The stock market is looking a lot like it did before the dot-com and ’08 crashes, top economist says

Traders work on the floor of the New York Stock Exchange, October 13, 2008. REUTERS/Shannon Stapleton

  • The stock market resembles the periods leading up to the dot-com and 2008 stock market events.

  • David Rosenberg highlighted the exuberance of AI, which sparked a “raging bull market.”

  • The “speculative madness” that is driving the stock market could soon end, he warned.

The stock market is showing the same warning signs of “speculative madness” that preceded the crashes of 2008 and 2000, according to economist David Rosenberg.

The chairman of Rosenberg Research – who discussed the 2008 recession and was a staunch defender of Wall Street during the latest market rally – pointed to the “raging bull market” that has taken off in stocks, the S&P 500 surpassing the 5,000 mark for the first time. times last week.

The benchmark index has climbed about 22% since its low in October last year, crossing the official threshold for a bull market. The index has also advanced over the past five weeks and has risen for 14 of the past 15 weeks – a winning streak that hasn't been seen since the early 1970s.

But these spectacular gains represent a double-edged sword for investors, as the market looks dangerously similar to the environment before the dot-com bubble and the crash of 2008, Rosenberg wrote in a note Monday.

“With each passing day it feels like a cross between 1999 and 2007. This is a gigantic speculative price bubble on most risky assets, and if AI is real, the Internet “was too, just like the high-flying stocks that populated the Nifty Fifty era,” he said, referring to the group of 50 large-cap stocks that dominated the stock market in the 1960s and 70, before falling by around 60%.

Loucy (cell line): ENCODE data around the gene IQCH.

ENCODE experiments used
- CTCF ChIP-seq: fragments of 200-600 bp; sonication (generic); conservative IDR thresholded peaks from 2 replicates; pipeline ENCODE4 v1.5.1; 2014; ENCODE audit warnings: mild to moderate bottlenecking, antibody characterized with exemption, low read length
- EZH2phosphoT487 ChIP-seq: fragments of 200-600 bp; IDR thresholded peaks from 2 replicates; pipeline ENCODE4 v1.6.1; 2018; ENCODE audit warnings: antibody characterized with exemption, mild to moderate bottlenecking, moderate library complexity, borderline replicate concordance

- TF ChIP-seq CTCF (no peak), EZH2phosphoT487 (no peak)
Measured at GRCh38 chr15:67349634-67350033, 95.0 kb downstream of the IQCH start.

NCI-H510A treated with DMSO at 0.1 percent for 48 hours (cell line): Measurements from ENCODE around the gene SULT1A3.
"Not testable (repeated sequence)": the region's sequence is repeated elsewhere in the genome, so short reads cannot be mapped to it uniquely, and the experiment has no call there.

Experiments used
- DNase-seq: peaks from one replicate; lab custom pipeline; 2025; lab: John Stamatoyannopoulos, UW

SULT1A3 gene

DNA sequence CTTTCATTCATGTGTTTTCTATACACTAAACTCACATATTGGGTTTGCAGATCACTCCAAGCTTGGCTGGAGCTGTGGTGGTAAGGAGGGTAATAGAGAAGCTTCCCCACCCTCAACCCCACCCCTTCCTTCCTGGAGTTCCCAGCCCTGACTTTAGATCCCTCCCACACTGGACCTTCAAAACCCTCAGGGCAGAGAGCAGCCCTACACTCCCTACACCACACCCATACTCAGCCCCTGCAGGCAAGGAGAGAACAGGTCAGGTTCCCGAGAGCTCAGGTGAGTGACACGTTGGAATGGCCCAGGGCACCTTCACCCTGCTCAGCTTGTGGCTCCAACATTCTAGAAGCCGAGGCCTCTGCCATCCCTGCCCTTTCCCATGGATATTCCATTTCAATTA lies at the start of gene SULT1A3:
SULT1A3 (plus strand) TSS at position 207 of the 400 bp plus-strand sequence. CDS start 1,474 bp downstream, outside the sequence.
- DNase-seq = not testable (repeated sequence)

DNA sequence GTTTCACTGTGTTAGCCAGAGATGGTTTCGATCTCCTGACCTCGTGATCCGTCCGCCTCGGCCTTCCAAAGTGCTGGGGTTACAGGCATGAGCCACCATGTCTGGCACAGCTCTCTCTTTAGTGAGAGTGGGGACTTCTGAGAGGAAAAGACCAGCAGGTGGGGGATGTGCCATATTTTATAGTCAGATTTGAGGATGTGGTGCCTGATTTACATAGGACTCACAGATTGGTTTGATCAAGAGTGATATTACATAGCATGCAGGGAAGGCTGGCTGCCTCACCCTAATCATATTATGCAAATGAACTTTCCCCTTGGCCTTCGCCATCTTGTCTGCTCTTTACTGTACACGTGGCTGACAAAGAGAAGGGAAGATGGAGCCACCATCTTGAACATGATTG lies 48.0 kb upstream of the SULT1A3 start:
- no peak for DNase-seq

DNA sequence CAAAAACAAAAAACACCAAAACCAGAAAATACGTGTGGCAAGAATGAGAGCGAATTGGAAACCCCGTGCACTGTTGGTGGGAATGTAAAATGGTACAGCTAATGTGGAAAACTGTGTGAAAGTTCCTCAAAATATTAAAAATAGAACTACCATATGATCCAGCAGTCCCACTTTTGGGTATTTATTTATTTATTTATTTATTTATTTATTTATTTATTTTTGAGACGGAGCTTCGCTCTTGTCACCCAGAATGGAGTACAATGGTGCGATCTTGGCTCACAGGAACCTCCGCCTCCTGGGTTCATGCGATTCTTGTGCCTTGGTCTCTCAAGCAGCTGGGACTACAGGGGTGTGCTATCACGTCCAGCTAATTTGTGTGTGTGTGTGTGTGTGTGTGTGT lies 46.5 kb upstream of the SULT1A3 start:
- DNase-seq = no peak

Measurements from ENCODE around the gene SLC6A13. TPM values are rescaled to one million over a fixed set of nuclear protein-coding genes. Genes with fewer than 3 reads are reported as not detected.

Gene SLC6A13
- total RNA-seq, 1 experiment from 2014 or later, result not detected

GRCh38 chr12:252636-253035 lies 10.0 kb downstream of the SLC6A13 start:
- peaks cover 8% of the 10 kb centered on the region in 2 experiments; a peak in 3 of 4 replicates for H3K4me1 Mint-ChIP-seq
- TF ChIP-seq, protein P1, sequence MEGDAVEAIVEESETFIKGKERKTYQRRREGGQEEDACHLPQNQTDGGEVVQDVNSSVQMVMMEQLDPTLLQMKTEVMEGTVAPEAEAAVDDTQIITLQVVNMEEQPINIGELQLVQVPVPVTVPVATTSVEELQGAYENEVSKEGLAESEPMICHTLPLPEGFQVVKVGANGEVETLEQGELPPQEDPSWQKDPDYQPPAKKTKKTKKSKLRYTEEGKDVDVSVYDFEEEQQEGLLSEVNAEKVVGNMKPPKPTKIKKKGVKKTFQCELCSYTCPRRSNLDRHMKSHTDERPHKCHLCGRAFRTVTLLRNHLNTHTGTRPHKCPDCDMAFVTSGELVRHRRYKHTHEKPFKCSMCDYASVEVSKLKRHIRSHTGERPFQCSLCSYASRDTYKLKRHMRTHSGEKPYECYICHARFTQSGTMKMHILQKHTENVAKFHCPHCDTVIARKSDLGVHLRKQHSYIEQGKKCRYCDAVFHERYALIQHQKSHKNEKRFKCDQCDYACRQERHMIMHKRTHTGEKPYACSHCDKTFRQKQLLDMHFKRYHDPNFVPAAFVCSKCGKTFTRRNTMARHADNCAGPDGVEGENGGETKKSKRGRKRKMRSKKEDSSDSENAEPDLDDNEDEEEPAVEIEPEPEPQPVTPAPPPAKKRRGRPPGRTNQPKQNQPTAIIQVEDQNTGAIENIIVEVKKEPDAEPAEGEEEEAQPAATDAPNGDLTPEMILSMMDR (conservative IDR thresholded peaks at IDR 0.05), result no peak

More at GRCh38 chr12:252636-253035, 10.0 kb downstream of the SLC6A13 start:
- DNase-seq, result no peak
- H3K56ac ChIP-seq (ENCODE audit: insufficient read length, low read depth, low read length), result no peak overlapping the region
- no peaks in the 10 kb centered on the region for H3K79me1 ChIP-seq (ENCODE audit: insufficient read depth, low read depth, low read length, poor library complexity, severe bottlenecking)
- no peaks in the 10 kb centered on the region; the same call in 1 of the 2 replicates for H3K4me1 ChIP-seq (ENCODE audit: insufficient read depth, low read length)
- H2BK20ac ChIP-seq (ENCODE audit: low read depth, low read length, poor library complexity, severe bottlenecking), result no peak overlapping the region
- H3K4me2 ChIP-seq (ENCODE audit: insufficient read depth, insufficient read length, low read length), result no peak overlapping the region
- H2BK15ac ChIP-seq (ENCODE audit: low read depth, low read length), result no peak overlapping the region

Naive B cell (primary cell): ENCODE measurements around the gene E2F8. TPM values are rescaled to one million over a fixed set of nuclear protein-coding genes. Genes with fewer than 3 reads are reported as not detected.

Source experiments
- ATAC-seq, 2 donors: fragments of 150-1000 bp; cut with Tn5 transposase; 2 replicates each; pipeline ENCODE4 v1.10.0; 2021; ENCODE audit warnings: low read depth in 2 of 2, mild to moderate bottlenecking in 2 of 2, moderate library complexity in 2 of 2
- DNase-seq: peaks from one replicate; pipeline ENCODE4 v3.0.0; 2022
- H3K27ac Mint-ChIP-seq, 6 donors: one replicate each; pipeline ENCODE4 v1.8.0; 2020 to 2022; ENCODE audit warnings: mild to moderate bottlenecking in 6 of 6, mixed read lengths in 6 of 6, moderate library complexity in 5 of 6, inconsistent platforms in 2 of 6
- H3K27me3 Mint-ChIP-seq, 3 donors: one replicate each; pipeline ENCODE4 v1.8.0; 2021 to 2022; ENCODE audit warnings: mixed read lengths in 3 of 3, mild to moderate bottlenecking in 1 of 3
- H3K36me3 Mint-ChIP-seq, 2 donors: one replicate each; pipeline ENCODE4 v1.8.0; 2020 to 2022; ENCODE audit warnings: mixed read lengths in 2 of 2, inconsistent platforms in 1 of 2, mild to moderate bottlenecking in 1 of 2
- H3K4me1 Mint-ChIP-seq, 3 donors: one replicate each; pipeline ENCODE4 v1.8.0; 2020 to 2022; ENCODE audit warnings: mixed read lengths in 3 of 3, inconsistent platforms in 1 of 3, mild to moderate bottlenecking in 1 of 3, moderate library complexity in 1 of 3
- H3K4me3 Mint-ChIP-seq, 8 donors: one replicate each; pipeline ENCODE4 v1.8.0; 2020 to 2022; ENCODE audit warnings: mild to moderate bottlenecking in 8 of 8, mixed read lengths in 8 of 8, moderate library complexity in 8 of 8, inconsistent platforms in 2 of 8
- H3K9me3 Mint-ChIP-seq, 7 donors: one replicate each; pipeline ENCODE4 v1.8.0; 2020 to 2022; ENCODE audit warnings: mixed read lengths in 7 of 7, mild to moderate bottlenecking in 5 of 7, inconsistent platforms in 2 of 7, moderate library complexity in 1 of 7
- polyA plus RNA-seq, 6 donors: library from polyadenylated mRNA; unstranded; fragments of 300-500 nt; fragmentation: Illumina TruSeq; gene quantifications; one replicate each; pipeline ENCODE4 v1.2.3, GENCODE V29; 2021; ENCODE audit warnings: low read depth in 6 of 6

Other Wall Street strategists have warned of parallels between the current market and similar stock booms in the past. Hype around artificial intelligence pushed Magnificent Seven stocks to dominate most of the S&P 500's gains last year, and a major price correction is on its way as valuations reach unsustainable levels, Richard Bernstein Advisors said in an October 2023 note.

“That's the problem when a group of mega-cap 'concept' stocks trade at double the multiple of the rest of the market. The lesson is that (i) the higher they are, the steeper they fall, and (ii) there are dangers when too much growth is priced,” Rosenberg said. “Being real in the sense “economic of the term does not mean that we have not entered a realm of excessive exuberance when it comes to financial markets,” he added, referring to the hype around AI.

The outlook for stocks is also clouded by an uncertain economic backdrop. Geopolitical risks, the risk of recession and the risk that the Fed will disappoint investors hoping for rate cuts are not being priced in by markets at the moment, Rosenberg added.

“I don't find speculative splurges excite me, and in my personal finances I avoid them like the plague. Not everyone likes to hear that, especially since I've missed out on much of it rally, but that’s how I ride,” he said. .

Rosenberg has previously warned investors to exercise caution, given the many risks he sees for markets. Previously, he said the S&P 500 looked “strangely similar” until 2022, when the index plunged by 20%. This is partly explained by a a recession that “few people see and few are ready to face” comes for the economy, he wrote in a LinkedIn post last month.

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